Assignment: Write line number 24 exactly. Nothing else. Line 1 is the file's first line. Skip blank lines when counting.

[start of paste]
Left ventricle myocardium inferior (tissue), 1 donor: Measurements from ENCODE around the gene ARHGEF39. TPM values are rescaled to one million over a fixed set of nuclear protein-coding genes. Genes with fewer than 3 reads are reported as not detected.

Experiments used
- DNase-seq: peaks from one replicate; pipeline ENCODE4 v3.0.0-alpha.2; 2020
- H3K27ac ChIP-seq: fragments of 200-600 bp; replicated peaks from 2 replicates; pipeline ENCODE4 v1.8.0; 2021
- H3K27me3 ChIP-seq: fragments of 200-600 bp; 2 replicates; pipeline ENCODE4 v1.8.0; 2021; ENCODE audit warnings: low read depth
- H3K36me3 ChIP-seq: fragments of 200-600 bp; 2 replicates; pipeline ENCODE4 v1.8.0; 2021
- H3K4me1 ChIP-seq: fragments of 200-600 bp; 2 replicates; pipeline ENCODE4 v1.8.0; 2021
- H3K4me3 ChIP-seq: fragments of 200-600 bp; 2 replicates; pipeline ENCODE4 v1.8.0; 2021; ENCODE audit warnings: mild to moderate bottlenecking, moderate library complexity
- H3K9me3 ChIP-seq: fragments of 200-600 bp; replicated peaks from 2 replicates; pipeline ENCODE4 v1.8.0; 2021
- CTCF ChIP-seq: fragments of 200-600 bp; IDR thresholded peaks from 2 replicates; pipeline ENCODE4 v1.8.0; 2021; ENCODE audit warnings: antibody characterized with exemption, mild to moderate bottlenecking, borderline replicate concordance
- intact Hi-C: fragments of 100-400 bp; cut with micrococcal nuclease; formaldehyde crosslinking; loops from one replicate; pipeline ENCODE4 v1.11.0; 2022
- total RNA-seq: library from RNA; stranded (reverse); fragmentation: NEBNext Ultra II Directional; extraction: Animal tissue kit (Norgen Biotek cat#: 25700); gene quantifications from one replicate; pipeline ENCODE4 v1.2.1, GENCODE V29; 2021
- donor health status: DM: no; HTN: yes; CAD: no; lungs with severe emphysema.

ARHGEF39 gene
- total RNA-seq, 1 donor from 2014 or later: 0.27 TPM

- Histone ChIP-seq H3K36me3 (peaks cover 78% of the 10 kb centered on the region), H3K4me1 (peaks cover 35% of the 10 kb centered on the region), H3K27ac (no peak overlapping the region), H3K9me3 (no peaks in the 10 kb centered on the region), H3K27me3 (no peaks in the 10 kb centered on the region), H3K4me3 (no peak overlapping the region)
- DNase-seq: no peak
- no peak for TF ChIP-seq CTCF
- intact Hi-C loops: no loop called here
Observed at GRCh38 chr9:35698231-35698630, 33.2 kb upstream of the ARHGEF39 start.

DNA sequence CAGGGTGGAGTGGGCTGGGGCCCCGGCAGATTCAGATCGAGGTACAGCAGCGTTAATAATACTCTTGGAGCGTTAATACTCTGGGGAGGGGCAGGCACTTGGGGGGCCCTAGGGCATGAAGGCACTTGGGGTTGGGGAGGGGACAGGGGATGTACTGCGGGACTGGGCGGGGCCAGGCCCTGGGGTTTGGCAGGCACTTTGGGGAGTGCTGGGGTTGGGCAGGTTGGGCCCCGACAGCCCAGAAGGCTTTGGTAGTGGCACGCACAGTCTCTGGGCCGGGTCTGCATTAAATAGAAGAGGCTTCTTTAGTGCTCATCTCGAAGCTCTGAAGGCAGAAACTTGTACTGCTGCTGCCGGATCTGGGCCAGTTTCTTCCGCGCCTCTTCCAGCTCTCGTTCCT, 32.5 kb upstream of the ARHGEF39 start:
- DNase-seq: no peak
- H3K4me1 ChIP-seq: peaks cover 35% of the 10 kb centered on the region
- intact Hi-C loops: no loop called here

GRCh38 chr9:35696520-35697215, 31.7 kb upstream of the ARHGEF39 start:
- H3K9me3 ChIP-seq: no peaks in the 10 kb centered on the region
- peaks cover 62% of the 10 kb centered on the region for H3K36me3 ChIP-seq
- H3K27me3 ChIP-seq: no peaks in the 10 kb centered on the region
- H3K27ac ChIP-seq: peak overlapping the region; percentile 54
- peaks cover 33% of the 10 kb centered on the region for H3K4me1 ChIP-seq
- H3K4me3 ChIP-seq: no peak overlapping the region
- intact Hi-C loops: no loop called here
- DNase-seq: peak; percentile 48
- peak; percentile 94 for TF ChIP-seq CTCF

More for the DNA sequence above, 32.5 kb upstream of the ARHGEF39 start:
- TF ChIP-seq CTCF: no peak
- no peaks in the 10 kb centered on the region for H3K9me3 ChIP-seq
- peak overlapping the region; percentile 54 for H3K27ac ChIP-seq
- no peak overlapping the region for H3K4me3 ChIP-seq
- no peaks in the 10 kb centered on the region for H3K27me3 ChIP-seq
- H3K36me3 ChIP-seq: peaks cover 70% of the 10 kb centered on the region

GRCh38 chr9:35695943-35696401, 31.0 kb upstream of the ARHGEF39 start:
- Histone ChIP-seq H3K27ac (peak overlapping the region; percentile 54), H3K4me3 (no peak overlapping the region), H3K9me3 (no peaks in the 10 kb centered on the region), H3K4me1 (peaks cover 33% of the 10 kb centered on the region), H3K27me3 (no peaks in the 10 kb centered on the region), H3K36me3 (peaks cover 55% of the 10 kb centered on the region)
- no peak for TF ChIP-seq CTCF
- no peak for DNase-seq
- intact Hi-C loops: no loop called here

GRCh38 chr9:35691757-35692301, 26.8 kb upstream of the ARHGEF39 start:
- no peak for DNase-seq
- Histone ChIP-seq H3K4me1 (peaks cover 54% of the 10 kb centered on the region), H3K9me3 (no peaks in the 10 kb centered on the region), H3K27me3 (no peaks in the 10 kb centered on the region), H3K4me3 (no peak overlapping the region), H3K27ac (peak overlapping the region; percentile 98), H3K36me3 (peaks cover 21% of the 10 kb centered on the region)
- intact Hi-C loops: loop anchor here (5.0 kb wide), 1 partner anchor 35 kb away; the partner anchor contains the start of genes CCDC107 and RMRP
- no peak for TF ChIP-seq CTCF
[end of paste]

- intact Hi-C loops: no loop called here